Covered by NYDaily News. Las Vegas man accused of threatening a prominent attorney and making vile remarks.
Covered by New York Times, and other outlets. Fake heiress accused of conning the city’s wealthy, and has an HBO special being made about her.
Accused of stalking Alec Baldwin. The case garnered nationwide attention, with USAToday, NYPost, and other media outlets following it closely.
Juror who prompted calls for new Ghislaine Maxwell trial turns to lawyer who defended Anna Sorokin.
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Last Updated on: 28th July 2023, 07:18 pm
Every U.S. citizen and legal resident is obligated by law to not only report their worldwide income, but also to remit taxes on any income regardless of the source or where it was earned. In actuality, even if no U.S. taxes are due in that tax year because of treaties or tax agreements with foreign jurisdictions, you still have a reporting obligation that you must obey. If you failed to put in your required tax return, you should get that done as soon as possible. Nevertheless, one should never blindly rush into a potentially costly tax scenario with the IRS. Enlist the services of an experienced CPA and tax attorney. The right lawyer can help you lower the amount you owe, keep penalties to a minimum, provide unfiled tax return assistance, prevent collateral issues from coming up and potentially lead to a more favorable outcome.
When is a Failure to File Penalty Possible?
Although this question is seemingly simple, it is deceptively so. For starters, for a failure to file penalty to be applicable, you must have an obligation to file U.S. taxes. Whether you are obligated to file is dependent upon your filing status, the federal income tax withheld, and your gross annual income. When it has been established that there was, indeed, a requirement to file U.S. taxes, you can then figure out if a failure to file penalty can apply.
For the most part, a failure-to-file penalty can be assessed when a tax return is not filed by its due date. While this circumstance is simple enough, what happens in a case where a taxpayer files for a time extension? If the extension is applied for a date prior to the return’s due date, a failure-to-file penalty would not apply. On the other hand, if request an extension but you fail to pay a minimum of 90 percent of your actual tax liability by the original due date, you could be subject to a failure-to-pay penalty. If 90 percent or more of the liability is remitted by the original due date and the outstanding balance is paid by the extended payment date, then a failure-to-pay penalty cannot be assessed. Similarly, if you are owed a tax refund by the IRS, no failure-to-file penalty can apply. Nevertheless, your return claiming a refund has to be filed within 3 years of its due date or you forfeit your refund.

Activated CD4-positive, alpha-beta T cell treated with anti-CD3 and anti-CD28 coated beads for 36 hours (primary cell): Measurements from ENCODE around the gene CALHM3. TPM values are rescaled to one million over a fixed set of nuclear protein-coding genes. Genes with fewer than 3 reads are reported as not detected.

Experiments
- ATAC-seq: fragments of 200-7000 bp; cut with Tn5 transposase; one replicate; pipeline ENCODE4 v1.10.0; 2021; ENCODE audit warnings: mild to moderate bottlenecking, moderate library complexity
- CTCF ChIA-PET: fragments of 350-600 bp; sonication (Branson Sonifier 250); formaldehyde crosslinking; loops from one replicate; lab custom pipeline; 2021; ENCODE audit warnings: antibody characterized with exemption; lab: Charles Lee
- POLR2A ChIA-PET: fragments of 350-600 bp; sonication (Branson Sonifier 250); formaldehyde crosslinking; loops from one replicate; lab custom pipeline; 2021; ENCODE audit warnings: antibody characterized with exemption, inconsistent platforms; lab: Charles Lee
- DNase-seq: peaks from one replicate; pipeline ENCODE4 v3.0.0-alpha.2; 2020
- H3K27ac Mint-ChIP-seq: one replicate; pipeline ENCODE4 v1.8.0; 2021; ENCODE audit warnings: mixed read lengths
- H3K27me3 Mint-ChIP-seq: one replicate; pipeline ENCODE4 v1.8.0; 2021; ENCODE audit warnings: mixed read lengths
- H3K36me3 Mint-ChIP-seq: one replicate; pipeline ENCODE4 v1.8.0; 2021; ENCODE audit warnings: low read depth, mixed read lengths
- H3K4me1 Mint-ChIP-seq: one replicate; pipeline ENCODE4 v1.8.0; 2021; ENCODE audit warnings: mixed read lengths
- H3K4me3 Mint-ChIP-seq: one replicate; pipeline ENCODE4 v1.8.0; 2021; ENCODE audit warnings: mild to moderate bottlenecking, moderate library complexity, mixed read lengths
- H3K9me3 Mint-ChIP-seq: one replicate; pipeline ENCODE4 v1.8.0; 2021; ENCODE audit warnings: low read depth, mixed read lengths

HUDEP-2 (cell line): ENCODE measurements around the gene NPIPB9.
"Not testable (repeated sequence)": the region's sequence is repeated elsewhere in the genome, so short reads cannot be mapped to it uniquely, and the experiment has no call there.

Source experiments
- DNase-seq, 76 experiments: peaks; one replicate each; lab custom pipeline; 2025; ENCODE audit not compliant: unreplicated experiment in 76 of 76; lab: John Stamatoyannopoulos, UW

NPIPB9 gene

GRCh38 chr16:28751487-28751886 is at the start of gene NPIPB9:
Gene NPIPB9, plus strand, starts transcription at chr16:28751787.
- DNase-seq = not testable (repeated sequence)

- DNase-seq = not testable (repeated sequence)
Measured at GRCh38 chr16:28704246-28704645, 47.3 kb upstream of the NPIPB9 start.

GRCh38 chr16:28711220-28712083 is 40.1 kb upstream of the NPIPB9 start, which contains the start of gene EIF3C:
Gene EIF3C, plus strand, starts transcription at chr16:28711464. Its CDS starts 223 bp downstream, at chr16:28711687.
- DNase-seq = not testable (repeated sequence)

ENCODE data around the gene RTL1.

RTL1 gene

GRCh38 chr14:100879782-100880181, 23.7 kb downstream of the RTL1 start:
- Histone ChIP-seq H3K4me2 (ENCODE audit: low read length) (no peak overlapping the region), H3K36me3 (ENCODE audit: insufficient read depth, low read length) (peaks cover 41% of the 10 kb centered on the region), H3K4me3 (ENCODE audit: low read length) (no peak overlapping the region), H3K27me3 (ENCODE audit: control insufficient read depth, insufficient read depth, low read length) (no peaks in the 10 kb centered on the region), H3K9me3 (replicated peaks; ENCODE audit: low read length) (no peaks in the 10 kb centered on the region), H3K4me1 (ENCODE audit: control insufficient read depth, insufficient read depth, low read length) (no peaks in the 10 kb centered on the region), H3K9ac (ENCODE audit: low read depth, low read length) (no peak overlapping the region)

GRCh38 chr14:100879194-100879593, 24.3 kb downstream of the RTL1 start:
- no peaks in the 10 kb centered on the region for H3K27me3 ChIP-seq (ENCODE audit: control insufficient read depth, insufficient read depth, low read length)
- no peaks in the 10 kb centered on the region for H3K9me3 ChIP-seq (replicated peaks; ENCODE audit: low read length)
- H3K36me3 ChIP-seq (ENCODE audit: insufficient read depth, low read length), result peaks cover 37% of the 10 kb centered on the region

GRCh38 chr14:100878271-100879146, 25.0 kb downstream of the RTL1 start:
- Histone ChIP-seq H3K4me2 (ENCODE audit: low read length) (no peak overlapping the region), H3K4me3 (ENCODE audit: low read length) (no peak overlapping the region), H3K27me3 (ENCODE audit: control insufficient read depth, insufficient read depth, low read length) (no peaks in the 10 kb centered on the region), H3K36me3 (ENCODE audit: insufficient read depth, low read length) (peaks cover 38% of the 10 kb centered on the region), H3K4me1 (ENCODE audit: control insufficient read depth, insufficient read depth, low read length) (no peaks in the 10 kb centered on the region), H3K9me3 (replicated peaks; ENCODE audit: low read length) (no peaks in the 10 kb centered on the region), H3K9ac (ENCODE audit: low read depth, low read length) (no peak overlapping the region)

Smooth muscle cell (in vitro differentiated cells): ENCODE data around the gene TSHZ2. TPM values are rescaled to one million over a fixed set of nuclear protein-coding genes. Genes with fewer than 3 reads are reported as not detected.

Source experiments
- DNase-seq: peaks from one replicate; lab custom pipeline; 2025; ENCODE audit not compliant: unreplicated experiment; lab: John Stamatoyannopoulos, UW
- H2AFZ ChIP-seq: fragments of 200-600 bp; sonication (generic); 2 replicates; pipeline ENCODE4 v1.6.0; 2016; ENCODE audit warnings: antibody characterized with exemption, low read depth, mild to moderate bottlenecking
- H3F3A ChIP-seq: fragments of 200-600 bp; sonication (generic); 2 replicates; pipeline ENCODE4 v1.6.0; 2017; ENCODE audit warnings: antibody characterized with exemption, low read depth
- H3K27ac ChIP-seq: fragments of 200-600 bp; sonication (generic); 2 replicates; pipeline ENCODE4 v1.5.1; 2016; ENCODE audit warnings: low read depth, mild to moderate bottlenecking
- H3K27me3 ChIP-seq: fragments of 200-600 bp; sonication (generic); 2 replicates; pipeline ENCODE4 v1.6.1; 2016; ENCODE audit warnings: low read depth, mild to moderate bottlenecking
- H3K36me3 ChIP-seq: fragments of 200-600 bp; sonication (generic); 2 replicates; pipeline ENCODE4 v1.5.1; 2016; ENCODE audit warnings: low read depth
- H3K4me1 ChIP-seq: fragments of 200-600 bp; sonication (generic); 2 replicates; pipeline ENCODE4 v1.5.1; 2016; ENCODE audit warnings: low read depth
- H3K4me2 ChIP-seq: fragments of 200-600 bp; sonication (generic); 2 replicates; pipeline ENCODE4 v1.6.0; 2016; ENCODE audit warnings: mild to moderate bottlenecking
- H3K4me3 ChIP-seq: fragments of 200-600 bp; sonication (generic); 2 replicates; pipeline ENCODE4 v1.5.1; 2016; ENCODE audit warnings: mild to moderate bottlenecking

An additional concern regarding a failure-to-file is that the statute of limitations does not start to clock for the assessment or collection of taxes until a return has been filed. What this means is that there is essentially no statute of limitations on tax claims if you have not filed.
What Penalties can One Face for Unfiled Tax Returns?
Penalties for failure-to-file taxes re typically greater than penalties for failure to pay taxes. The penalty for filing taxes late is usually 5 percent of the outstanding tax bill for every month or part of a month in which the tax return is late. The penalty is not to be greater than 25 percent of the unpaid taxes. Therefore, should you fail to file on time and file 48 days, you can be penalized for each month or part of month that the monies were late. If your tax filing was due on April 15, 2014 and you failed to request an extension, this means you would have filed on June 2nd. You would be liable for penalties for 3 months since your tax filing was outstanding for all of the month of May and portions of the months of April and June. That said, if your taxes are filed more than 60 days after the original or extended due date, then the penalty is the lesser of $135 or 100 percent of your unpaid taxes.
How Can One Avoid Paying Failure-to-File or Failure-to-Pay Penalties?
A person would be liable for failure-to-file unless they have a reasonable cause for the omission. Nonetheless, willful neglect is not an excuse for your failure to pay your taxes. However the IRS’ interpretation of what it considers to be willful is surprising to the majority of people. According to the IRS, willful action is an act that is a voluntary intentional violation of a known legal duty. Therefore, whether conduct is willful depends upon a subjective mental state. Such a mental state can, and often is, demonstrated through circumstantial evidence including but not limited to conduct, financial transactions, and interactions with your bank. Put mildly, room for misinterpretation of your actions, inaction or statements exists. Where mistakes or failures are repeated, it could become increasingly difficult to explain them away despite the fact that they could have all arisen from the same misunderstanding. When your financial holdings become more numerous and complex, such as in the case of foreign assets, the IRS thinks that you should be reading through government documents to find out what you tax obligations are. That said, as you holdings increase in complexity and amounts, it can become increasingly difficult to avoid a finding of willfulness or even deliberate disregard.
Working with an experienced lawyer who can give you unfiled tax return help would behoove anyone in any of the above scenarios. We can assist you in explaining any oversights. Indeed, it could result in a more favorable outcome than trying to go toe to toe with the IRS alone.
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